Below is the latest Book Stew Review from Eileen MacDougall, the host of the 80+ episodes of Book Stew, a 30-minute video and podcast devoted to writing in all forms, featuring authors, playwrights, voice artists, and journalists.
‘Dream Boogie: The Triumph Of Sam Cooke‘ by Peter Guralnick
The excellent film One Night in Miami brought me to this biography. Even beyond Sam Cooke’s riveting performance and smooth yet passionate voice, his overriding personality traits were his thirst for knowledge and the genial and loving care he took of his family and friends (with the exception of his wife Barbara, whose voice is loud in this mix).
His roots in and his love of gospel are demonstrated by his reluctance to “cross over” to the pop world, and he always kept a toe in the gospel group universe. Mainstream success meant twisting and muting his church-roots style to please the while record-buying public.
He found success, but found little pleasure in it, missing his roots and the mesmerized audiences (especially women and girls) who threw themselves at him as he sang to each of them as if they were two alone in the room.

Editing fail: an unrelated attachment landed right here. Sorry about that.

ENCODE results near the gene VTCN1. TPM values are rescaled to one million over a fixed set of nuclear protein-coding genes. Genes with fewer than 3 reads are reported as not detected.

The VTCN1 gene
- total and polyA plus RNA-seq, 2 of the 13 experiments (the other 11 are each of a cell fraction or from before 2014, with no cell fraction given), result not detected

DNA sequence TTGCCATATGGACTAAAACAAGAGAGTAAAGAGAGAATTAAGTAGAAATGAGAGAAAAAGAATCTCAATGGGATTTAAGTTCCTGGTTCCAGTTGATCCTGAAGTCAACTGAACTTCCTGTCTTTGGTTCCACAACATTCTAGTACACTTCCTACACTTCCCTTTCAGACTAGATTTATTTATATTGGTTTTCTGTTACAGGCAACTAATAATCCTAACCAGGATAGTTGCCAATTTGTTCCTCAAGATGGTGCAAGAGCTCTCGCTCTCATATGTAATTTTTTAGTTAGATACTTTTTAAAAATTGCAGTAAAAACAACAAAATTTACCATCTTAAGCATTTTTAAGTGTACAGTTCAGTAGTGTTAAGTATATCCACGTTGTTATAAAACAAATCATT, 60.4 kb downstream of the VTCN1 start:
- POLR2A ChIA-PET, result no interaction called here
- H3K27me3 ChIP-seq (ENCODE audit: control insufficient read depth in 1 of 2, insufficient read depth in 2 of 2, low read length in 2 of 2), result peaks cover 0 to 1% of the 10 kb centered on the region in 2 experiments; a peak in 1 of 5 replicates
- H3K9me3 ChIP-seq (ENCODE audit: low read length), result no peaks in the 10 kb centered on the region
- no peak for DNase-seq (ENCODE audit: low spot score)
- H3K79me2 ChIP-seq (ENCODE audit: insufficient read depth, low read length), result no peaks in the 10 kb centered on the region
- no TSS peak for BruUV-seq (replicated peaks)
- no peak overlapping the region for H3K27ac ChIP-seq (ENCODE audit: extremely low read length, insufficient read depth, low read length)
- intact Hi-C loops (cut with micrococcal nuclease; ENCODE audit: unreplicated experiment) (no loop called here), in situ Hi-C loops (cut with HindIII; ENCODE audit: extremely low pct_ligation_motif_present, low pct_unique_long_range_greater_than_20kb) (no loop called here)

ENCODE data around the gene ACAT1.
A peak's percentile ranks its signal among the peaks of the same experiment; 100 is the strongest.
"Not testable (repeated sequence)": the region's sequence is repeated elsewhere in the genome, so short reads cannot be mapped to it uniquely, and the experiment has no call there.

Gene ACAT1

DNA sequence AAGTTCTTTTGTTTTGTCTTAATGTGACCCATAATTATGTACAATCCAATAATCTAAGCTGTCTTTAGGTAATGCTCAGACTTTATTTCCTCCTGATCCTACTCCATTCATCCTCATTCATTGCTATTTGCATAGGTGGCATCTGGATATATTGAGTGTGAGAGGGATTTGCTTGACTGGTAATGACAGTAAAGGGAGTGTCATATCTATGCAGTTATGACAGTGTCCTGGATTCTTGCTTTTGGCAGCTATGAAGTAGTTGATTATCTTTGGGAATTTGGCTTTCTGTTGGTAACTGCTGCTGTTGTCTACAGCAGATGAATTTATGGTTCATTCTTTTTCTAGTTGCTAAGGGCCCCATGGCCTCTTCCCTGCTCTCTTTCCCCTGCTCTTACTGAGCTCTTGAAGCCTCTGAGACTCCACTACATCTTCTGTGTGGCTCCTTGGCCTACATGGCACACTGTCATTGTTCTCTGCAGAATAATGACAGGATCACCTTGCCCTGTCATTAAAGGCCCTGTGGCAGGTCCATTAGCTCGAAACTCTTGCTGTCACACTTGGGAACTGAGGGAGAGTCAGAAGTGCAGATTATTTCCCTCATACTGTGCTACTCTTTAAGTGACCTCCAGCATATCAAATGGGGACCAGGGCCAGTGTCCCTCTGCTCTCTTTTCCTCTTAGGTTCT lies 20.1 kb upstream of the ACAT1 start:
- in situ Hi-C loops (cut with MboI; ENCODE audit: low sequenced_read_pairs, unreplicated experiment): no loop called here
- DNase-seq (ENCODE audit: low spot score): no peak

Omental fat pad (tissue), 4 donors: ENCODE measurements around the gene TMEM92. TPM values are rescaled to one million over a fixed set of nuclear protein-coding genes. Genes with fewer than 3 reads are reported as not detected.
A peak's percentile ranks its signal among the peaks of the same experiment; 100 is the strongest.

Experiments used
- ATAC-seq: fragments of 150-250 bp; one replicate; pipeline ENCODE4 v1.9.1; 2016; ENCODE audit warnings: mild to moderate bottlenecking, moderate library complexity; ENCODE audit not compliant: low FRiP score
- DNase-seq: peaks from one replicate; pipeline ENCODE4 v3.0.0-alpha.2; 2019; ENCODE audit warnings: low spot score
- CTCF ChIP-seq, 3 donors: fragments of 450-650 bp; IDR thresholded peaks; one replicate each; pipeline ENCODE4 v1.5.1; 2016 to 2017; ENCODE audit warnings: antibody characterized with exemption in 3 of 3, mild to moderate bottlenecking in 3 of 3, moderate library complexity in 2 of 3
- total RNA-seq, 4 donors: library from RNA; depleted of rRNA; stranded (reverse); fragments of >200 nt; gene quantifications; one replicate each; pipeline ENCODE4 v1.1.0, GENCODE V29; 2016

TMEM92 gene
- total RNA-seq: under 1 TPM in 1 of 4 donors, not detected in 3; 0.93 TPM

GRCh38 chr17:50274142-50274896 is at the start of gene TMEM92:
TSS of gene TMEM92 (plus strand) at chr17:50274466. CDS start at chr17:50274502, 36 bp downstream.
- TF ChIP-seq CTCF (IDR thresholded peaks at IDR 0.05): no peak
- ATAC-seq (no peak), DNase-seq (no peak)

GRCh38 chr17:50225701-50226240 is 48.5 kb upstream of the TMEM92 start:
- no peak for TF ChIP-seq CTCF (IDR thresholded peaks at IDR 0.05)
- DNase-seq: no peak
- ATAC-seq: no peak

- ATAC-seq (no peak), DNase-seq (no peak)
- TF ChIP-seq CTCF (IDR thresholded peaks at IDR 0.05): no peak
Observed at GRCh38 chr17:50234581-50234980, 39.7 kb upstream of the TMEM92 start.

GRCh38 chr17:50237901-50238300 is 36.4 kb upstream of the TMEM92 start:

The racism that followed Sam and his early groups — the Highway QC Singers, the Soul Stirrers — especially down South, almost broke him and nearly got him killed. Every major artist of his time, and many minor ones — Jackie Wilson, James Brown, Mahalia Jackson, Little Richard, Aretha Franklin, Jimi Hendrix, Solomon Burke — crossed Sam’s path and all were enchanted by his unmatched charisma, generosity, command of his vocal gifts, and his allover instincts, intelligence, and goodness.
But there was a kernel of yearning in Sam that no one could quite touch, that he was never able to find in owning a nice home in a rich white neighborhood in fancy cars, in #1 hits, even in his children — but the fervent response from his devoted audiences probably came closest to reaching it.
The author’s recounting of the creation of Cooke’s varied hits — “We’re Havin’ A Party,” “Chain Gang,” “Try A Little Tenderness,” “Bring It On Home To Me,” “It’s All Over Now,” “You Send Me,” “(What a) Wonderful World,” “Twistin’ the Night Away,” “Cupid,” and the immortal “A Change Gonna Come” — alone is worth the price of admission. This is a masterful effort.
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